17. Estimation performed using a Probit model controlling by country and economic sector (ISIC 3.1. at the two-digit level) and clustering by country and sector groups. A firm is foreign owned if 50 % or more of the shares are owned by non-domestic capital.


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Correspondence to Gustavo Crespi.

Technical Appendix: the enterprise survey

Technical Appendix: the enterprise survey


An Enterprise Survey (ES) is a firm-level survey of a representative sample of an economy’s private sector. The World Bank’s ES has been conducting these surveys since 2000 for key manufacturing and service sectors in every region of the world. The ES cover a broad range of business environment topics including access to finance, corruption, infrastructure, crime, competition, and performance measures.

Enterprise Surveys in Latin America are jointly funded with the Inter-American Development Bank (IDB), and surveys in the Caribbean are jointly funded with IDB and COMPETE Caribbean. It includes the list of following countries: Antigua, Argentina, Bahamas, Barbados, Belize, Bolivia, Brazil, Chile, Colombia, Costa Rica, Dominica, Dominican Republic, Ecuador, El Salvador, Grenada, Guatemala, Guyana, Honduras, Jamaica, Mexico, Nicaragua, Panama, Paraguay, Peru, C, Saint Lucia, Saint Vincent and the Grenadines, Suriname Trinidad and Tobago, Uruguay and Venezuela.

Size, scope and sampling methodology

  • The ES is answered by business owners and top managers.

  • In each country, businesses in the cities/regions of major economic activity are interviewed.

  • Typically 1,200–1,800 interviews are conducted in larger economies, 360 interviews are conducted in medium-sized economies and for smaller economies, 150 interviews are conducted.

  • The manufacturing and services sectors are the primary business sectors of interest. This corresponds to firms classified with ISIC codes 15-37, 45, 50-52, 55, 60-64, and 72 (ISIC Rev.3.1). Services firms include construction, retail, wholesale, hotels, restaurants, transport, storage, communications, and IT.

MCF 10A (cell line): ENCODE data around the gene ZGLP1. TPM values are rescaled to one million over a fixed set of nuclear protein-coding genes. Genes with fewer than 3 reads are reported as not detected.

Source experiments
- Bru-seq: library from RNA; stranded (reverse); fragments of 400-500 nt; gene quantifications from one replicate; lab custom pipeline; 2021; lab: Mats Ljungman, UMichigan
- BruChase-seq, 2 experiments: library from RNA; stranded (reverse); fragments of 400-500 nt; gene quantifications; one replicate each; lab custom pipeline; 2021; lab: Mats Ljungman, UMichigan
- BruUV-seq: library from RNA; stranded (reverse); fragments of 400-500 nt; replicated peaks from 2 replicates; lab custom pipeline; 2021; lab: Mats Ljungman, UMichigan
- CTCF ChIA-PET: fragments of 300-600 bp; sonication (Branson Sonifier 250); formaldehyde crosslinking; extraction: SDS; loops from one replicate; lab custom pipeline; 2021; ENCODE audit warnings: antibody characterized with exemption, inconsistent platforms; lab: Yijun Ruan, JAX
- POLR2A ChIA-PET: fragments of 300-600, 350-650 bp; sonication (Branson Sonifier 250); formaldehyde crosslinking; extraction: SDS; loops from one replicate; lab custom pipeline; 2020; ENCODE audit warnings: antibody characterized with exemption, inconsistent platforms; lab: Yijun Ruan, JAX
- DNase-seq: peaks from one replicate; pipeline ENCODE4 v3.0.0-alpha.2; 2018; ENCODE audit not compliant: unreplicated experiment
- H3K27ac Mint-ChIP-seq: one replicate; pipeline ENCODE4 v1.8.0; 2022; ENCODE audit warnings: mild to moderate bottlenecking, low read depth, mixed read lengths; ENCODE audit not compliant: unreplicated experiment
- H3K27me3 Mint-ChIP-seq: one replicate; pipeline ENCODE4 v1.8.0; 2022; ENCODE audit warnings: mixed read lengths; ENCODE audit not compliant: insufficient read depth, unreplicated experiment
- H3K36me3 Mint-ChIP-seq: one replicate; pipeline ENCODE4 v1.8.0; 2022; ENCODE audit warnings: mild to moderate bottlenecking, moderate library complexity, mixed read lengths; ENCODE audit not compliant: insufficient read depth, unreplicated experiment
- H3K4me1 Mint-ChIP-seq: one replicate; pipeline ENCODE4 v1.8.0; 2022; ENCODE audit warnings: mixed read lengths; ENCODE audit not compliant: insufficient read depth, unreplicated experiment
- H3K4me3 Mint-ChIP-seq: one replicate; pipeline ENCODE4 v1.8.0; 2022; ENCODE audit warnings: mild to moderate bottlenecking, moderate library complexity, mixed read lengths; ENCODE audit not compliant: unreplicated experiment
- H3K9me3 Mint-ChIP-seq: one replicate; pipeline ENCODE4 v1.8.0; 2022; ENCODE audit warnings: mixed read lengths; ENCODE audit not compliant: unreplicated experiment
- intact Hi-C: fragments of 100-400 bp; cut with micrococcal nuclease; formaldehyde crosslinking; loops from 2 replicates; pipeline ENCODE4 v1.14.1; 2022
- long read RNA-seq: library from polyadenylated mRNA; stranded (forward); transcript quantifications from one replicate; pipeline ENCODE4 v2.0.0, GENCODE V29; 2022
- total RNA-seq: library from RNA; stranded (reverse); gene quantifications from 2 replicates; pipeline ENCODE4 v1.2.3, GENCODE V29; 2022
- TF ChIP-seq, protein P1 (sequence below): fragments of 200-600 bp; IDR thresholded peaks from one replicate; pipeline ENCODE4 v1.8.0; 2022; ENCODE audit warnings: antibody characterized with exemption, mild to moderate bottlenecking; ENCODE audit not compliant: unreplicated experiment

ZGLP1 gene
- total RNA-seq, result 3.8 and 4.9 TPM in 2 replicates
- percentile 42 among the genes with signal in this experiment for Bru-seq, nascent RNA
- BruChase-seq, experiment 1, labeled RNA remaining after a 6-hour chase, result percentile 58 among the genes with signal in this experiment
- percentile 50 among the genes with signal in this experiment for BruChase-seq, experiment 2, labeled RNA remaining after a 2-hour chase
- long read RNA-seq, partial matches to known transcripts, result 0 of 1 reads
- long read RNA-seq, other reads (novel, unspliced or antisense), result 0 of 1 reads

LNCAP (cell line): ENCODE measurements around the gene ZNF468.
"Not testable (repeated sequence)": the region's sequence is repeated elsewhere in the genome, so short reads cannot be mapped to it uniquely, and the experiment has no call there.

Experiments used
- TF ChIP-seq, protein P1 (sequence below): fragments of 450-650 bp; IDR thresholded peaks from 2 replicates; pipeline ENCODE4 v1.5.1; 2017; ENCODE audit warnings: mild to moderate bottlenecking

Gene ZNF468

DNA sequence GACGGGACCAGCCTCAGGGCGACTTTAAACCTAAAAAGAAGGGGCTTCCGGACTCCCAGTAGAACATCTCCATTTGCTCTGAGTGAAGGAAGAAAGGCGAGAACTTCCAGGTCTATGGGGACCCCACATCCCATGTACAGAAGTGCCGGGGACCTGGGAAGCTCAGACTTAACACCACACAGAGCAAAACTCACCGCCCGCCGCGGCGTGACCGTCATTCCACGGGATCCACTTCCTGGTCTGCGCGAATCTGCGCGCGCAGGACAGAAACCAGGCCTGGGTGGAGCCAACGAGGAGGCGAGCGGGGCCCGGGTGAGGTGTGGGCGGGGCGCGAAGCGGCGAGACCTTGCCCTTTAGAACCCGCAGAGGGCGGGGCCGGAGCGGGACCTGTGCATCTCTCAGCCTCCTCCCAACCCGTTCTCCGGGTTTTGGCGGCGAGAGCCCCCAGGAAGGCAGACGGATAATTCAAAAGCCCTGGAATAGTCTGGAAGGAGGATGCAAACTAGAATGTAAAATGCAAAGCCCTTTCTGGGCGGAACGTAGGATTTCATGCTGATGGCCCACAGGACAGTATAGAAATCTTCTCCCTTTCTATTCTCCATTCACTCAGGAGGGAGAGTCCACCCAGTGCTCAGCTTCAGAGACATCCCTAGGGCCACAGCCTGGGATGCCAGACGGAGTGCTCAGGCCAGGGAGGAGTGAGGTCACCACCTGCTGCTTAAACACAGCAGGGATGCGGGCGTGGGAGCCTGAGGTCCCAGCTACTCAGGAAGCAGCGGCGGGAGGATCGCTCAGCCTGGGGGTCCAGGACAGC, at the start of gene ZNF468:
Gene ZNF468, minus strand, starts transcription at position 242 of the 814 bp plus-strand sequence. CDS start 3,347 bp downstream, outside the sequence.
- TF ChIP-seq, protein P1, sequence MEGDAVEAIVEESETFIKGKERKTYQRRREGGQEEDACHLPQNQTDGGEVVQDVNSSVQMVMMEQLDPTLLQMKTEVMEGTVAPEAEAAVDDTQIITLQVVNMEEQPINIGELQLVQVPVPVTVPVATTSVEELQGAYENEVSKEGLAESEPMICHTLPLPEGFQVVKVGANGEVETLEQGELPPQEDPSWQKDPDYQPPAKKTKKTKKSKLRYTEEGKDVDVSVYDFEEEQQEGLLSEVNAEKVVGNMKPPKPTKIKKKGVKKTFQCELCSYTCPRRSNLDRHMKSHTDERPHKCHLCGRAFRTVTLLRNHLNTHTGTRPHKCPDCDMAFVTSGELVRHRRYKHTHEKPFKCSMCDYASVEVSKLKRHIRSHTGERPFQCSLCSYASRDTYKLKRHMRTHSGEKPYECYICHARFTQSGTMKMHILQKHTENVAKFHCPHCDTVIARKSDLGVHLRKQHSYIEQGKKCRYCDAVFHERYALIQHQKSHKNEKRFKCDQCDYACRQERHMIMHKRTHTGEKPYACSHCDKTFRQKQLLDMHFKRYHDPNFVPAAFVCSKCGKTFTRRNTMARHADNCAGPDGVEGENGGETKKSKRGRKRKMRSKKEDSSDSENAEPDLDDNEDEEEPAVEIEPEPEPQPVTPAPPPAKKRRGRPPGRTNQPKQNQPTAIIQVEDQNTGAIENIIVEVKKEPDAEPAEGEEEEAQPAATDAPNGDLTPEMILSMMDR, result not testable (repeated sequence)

• Aimed at formal (registered) companies with 5 or more employees are targeted for interview.

  • Firms with 100 % government/state ownership are not eligible to participate in an ES.

Structure and content of the surveys

  • The Enterprise Surveys Unit uses two instruments: the Manufacturing Questionnaire and the Services Questionnaire.

  • The standard ES topics include firm characteristics, gender participation, access to finance, annual sales, costs of inputs/labor, workforce composition, bribery, licensing, infrastructure, trade, crime, competition, capacity utilization, land and permits, taxation, informality, business-government relations, innovation and technology, and performance measures.

Sampling and weights

The sampling methodology for Enterprise Surveys is stratified random sampling. The strata for ES are firm size, business sector, and geographic region within a country:

  • Firm size levels are 5–19 (small), 20–99 (medium), and 100+ employees (large-sized firms).

  • Sector breakdown is usually manufacturing, retail, and other services. For larger economies, specific manufacturing sub-sectors are selected as additional strata on the basis of employment, value-added, and total number of establishments.

  • Geographic regions within a country are selected based on which cities/regions collectively contain the majority of economic activity.

For further information, please visit the official Enterprise Survey web page:

Descriptive statistics

See Appendix Table 7.

Table 7 Descriptive statistics of key performance and characteristics variables of manufacturing firms

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Crespi, G., Arias-Ortiz, E., Tacsir, E. et al. Innovation for economic performance: the case of Latin American firms. Eurasian Bus Rev 4, 31–50 (2014).

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  • Innovation
  • Research and development
  • Latin America
  • Enterprise surveys